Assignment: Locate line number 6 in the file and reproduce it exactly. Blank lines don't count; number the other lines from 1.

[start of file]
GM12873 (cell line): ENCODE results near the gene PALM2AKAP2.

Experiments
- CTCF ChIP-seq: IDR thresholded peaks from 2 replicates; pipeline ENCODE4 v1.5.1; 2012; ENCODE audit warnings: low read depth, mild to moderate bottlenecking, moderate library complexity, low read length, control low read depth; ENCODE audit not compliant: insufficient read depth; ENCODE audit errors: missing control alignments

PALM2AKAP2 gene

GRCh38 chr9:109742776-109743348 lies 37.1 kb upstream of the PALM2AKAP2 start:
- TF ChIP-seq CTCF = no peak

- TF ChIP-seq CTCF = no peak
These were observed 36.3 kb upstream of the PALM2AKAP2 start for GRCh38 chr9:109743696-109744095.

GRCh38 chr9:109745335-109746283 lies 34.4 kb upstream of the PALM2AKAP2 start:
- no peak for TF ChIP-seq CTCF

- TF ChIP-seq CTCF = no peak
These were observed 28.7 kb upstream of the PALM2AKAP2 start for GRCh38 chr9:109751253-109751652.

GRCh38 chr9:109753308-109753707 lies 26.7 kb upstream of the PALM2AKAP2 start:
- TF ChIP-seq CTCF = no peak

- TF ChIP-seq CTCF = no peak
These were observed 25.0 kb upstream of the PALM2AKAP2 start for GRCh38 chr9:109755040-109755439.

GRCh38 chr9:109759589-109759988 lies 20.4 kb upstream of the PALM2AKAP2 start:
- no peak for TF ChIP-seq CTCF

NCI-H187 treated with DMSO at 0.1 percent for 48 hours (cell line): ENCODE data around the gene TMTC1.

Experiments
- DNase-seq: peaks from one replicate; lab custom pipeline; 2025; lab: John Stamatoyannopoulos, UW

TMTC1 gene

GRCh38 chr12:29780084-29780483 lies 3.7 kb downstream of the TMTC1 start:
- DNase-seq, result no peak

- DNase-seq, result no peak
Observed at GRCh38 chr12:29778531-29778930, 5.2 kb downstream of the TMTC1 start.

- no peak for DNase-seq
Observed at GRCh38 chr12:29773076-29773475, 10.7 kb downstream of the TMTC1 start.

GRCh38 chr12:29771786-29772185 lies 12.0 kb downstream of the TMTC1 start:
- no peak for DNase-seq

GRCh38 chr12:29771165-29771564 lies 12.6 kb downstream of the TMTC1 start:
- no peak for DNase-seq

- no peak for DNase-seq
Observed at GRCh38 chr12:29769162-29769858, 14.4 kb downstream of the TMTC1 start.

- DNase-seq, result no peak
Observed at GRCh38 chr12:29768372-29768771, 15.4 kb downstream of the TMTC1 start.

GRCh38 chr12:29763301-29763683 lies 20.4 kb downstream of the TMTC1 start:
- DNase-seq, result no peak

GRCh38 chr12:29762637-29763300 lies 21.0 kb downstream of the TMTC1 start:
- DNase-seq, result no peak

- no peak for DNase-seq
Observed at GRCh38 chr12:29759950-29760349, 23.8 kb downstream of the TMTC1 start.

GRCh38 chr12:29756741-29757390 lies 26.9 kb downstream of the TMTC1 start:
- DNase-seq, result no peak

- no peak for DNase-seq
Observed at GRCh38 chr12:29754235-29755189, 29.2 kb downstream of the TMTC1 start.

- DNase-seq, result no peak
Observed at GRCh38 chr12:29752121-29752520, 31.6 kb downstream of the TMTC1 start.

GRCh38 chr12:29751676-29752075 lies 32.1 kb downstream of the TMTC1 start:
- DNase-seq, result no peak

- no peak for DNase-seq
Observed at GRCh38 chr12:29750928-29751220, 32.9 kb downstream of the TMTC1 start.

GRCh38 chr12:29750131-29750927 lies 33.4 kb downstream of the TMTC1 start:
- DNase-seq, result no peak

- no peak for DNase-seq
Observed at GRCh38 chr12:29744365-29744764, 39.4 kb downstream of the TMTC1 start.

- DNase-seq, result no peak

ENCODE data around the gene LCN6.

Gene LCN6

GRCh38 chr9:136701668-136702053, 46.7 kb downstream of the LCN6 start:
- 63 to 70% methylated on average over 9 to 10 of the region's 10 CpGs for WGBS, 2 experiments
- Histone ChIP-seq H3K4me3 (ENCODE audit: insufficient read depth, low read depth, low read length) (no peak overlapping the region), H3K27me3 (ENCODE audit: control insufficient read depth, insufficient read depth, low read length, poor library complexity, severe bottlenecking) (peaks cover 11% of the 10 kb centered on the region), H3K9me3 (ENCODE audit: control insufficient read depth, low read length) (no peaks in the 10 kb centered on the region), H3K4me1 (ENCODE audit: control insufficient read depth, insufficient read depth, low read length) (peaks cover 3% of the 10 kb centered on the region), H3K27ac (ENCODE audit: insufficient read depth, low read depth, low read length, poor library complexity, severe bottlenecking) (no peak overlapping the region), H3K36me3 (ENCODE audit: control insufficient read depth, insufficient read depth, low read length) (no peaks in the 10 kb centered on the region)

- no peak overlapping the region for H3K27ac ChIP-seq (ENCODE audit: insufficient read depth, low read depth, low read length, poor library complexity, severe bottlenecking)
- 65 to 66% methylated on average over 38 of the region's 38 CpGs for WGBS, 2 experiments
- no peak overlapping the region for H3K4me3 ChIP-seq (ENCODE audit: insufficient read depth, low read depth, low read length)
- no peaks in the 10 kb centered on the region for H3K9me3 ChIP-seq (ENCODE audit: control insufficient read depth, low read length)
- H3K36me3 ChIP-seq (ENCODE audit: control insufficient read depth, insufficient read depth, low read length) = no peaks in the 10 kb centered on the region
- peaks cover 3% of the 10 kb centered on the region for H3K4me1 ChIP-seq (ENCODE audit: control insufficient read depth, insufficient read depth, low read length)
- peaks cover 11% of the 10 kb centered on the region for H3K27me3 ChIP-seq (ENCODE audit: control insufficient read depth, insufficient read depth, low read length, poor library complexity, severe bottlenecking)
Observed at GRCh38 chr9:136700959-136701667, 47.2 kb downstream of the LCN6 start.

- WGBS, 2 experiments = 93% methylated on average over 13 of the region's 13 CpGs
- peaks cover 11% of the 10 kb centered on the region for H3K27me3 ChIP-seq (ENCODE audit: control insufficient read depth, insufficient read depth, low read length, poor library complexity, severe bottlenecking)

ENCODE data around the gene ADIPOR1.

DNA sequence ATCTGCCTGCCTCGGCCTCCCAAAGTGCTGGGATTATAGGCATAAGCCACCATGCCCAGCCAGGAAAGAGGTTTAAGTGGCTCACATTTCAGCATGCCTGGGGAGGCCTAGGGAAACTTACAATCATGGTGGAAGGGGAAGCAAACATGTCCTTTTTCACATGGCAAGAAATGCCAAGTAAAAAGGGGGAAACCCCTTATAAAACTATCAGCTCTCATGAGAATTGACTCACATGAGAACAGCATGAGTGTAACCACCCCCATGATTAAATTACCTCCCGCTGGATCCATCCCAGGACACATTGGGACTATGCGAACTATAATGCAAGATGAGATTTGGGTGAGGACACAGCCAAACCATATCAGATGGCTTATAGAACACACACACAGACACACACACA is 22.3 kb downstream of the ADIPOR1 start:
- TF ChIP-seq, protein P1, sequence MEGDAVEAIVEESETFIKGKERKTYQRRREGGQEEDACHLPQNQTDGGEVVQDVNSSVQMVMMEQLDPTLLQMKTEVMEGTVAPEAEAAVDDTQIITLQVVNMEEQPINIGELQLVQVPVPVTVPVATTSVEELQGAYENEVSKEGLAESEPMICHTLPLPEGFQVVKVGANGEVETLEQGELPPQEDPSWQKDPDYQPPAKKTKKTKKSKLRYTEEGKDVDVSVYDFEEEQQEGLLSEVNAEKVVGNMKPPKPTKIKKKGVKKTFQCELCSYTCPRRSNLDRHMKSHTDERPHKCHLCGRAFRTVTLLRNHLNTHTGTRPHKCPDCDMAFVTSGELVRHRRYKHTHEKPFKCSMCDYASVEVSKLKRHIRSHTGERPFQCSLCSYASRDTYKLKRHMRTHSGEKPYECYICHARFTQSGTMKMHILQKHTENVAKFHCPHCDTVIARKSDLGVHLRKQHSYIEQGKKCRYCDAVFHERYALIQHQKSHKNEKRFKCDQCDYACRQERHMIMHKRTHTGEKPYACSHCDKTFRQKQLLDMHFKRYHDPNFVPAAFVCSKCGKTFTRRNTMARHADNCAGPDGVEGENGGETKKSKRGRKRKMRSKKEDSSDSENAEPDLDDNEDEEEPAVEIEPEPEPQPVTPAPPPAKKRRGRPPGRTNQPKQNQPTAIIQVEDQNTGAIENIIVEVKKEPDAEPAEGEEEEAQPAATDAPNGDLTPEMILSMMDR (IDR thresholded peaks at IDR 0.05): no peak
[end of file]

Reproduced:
- TF ChIP-seq CTCF = no peak